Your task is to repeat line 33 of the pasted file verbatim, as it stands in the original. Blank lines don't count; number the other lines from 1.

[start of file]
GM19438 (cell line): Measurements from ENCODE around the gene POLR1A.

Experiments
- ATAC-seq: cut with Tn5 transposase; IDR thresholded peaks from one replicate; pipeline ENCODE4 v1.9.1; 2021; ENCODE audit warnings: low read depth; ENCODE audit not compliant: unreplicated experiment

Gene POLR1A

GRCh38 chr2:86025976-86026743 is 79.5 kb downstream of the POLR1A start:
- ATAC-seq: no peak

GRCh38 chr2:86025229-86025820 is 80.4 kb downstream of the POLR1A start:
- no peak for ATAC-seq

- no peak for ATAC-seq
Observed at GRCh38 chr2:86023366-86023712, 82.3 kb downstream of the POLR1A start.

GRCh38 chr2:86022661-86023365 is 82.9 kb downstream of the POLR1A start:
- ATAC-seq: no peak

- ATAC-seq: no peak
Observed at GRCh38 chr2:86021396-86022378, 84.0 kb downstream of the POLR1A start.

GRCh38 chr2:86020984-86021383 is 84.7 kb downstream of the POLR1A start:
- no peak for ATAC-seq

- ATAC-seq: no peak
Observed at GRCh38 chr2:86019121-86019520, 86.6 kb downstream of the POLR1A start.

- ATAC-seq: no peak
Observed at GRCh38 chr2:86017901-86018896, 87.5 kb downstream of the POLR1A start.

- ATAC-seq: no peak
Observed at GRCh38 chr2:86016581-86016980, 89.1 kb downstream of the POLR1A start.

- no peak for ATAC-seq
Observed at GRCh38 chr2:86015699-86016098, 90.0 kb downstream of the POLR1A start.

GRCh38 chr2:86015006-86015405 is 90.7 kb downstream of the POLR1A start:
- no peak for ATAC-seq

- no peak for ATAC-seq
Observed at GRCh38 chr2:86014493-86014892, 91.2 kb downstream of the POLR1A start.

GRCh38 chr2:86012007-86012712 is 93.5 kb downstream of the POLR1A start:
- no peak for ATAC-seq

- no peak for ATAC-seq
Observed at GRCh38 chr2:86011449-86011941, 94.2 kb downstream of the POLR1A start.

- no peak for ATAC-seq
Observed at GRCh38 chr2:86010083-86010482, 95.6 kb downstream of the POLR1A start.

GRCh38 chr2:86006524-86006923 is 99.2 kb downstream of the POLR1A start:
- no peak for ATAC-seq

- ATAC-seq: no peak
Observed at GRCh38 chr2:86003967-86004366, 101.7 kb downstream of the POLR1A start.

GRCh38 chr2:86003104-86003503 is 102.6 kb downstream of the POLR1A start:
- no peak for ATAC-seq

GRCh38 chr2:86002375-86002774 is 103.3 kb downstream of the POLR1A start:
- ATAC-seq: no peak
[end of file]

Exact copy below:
- no peak for ATAC-seq